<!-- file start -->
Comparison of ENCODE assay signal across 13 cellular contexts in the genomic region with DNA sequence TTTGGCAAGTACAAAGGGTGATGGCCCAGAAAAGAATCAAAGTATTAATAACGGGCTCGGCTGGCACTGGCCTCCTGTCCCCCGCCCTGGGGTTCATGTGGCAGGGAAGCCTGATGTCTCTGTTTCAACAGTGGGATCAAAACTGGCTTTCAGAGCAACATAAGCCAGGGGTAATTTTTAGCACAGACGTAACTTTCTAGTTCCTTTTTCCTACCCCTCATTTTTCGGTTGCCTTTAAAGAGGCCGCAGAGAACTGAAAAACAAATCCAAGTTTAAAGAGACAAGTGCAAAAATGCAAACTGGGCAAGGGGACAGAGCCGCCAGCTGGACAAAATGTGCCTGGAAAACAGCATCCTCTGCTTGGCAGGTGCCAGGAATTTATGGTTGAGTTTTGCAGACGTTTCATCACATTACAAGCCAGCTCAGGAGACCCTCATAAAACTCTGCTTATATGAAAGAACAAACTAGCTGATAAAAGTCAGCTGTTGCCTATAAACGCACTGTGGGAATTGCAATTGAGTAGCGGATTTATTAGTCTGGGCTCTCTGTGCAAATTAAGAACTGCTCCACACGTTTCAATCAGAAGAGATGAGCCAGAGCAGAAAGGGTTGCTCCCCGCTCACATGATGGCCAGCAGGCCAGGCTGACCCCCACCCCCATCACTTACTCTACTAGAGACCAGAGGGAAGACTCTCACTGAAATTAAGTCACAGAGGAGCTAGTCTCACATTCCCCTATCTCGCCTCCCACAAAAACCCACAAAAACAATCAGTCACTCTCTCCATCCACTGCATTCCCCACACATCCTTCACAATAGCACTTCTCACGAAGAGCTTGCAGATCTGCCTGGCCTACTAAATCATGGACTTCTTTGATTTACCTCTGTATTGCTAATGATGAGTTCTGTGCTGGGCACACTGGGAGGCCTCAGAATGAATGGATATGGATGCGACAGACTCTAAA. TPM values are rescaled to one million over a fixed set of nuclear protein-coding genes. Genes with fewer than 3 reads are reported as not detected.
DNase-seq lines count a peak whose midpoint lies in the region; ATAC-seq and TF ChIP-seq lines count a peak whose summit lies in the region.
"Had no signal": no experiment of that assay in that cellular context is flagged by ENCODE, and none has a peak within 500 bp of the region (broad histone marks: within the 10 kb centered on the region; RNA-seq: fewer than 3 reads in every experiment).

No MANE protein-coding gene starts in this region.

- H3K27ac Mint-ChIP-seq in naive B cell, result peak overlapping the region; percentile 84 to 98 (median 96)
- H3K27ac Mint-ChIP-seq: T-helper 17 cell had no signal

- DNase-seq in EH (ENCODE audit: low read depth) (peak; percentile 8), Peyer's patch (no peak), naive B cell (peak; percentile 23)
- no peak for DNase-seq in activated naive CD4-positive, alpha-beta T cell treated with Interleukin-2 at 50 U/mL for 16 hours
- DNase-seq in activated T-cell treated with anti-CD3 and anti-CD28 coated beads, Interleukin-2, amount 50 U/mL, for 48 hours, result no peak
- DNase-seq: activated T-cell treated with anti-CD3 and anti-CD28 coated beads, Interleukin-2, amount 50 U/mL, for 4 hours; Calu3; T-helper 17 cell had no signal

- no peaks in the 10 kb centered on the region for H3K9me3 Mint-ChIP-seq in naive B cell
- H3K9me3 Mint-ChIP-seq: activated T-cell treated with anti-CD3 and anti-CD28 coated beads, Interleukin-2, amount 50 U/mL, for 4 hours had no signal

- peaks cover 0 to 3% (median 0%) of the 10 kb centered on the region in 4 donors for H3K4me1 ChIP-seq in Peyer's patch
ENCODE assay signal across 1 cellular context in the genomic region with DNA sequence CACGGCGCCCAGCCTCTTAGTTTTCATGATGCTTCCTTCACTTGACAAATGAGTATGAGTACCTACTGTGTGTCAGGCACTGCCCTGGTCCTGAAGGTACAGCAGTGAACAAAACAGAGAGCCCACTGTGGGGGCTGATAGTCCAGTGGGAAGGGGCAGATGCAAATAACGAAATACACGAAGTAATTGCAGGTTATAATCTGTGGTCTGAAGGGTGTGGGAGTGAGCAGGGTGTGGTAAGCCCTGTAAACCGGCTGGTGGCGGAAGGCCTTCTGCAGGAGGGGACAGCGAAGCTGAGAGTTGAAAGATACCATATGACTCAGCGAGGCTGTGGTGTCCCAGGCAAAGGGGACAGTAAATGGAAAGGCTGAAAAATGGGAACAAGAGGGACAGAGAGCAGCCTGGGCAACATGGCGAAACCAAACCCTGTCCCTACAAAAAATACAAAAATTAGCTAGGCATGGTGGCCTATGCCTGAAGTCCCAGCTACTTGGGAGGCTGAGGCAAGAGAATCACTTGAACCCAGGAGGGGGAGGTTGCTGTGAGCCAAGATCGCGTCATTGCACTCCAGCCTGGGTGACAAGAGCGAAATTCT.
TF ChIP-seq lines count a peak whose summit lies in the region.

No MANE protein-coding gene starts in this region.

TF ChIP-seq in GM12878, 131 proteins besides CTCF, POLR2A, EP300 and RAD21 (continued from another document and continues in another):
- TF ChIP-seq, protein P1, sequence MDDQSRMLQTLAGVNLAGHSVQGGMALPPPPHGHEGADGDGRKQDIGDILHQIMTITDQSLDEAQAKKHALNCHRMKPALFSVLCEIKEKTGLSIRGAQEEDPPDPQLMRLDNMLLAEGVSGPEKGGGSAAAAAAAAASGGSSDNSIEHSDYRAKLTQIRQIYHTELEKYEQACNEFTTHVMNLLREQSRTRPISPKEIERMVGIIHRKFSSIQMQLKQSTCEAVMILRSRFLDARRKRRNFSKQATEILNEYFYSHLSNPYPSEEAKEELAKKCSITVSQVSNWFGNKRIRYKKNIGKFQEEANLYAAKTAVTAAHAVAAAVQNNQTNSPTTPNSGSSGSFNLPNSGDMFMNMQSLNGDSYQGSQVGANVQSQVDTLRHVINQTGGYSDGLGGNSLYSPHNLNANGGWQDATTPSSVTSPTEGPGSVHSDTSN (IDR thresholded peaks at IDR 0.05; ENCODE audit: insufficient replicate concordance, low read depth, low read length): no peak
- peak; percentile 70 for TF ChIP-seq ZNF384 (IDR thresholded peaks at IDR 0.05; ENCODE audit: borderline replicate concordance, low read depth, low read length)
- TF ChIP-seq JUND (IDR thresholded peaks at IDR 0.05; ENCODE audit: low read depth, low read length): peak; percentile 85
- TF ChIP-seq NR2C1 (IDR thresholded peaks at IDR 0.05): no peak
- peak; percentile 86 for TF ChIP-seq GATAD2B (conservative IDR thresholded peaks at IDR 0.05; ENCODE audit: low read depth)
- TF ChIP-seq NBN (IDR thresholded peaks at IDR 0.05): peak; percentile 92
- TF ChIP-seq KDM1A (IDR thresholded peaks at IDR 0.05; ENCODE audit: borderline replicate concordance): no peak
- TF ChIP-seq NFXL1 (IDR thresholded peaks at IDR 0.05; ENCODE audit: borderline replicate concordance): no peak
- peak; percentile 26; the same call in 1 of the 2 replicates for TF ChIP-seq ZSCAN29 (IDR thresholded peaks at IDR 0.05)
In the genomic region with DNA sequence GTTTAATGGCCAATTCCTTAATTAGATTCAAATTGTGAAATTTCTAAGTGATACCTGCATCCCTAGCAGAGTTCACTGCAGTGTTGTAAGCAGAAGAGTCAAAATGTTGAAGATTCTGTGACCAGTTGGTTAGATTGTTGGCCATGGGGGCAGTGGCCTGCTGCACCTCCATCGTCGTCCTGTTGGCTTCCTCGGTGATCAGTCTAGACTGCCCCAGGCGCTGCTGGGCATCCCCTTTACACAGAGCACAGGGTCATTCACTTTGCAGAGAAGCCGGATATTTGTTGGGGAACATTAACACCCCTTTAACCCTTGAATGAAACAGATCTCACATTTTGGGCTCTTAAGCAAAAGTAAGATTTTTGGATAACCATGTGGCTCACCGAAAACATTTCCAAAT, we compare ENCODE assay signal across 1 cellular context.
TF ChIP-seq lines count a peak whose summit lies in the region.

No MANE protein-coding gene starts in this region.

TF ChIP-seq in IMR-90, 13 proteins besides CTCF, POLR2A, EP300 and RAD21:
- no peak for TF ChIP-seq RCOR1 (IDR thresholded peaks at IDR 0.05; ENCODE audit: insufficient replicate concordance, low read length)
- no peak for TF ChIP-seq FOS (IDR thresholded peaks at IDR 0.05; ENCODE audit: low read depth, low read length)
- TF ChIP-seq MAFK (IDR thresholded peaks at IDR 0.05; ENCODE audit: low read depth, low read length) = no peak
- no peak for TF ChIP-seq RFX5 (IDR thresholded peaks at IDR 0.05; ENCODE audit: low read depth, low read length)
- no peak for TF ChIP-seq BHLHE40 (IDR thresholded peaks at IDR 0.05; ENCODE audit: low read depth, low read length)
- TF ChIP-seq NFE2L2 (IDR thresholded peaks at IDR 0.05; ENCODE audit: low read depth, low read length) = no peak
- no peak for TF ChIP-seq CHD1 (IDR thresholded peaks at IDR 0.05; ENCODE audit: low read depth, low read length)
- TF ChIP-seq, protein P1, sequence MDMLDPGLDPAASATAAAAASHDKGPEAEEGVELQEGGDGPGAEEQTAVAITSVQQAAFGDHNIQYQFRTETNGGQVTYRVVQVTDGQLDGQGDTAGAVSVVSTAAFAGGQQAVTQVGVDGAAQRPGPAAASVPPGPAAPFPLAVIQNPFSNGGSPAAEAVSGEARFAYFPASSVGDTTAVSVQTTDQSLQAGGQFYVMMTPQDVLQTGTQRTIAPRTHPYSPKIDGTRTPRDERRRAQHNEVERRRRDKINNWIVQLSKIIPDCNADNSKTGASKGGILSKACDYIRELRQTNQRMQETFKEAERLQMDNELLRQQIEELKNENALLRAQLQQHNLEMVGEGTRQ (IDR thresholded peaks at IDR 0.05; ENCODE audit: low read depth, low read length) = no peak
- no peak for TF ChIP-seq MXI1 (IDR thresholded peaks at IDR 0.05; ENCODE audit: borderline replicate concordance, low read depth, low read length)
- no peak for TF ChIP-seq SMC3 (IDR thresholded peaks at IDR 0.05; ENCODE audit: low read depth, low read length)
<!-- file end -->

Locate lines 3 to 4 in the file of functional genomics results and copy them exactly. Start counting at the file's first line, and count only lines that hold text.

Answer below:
"Had no signal": no experiment of that assay in that cellular context is flagged by ENCODE, and none has a peak within 500 bp of the region (broad histone marks: within the 10 kb centered on the region; RNA-seq: fewer than 3 reads in every experiment).

No MANE protein-coding gene starts in this region.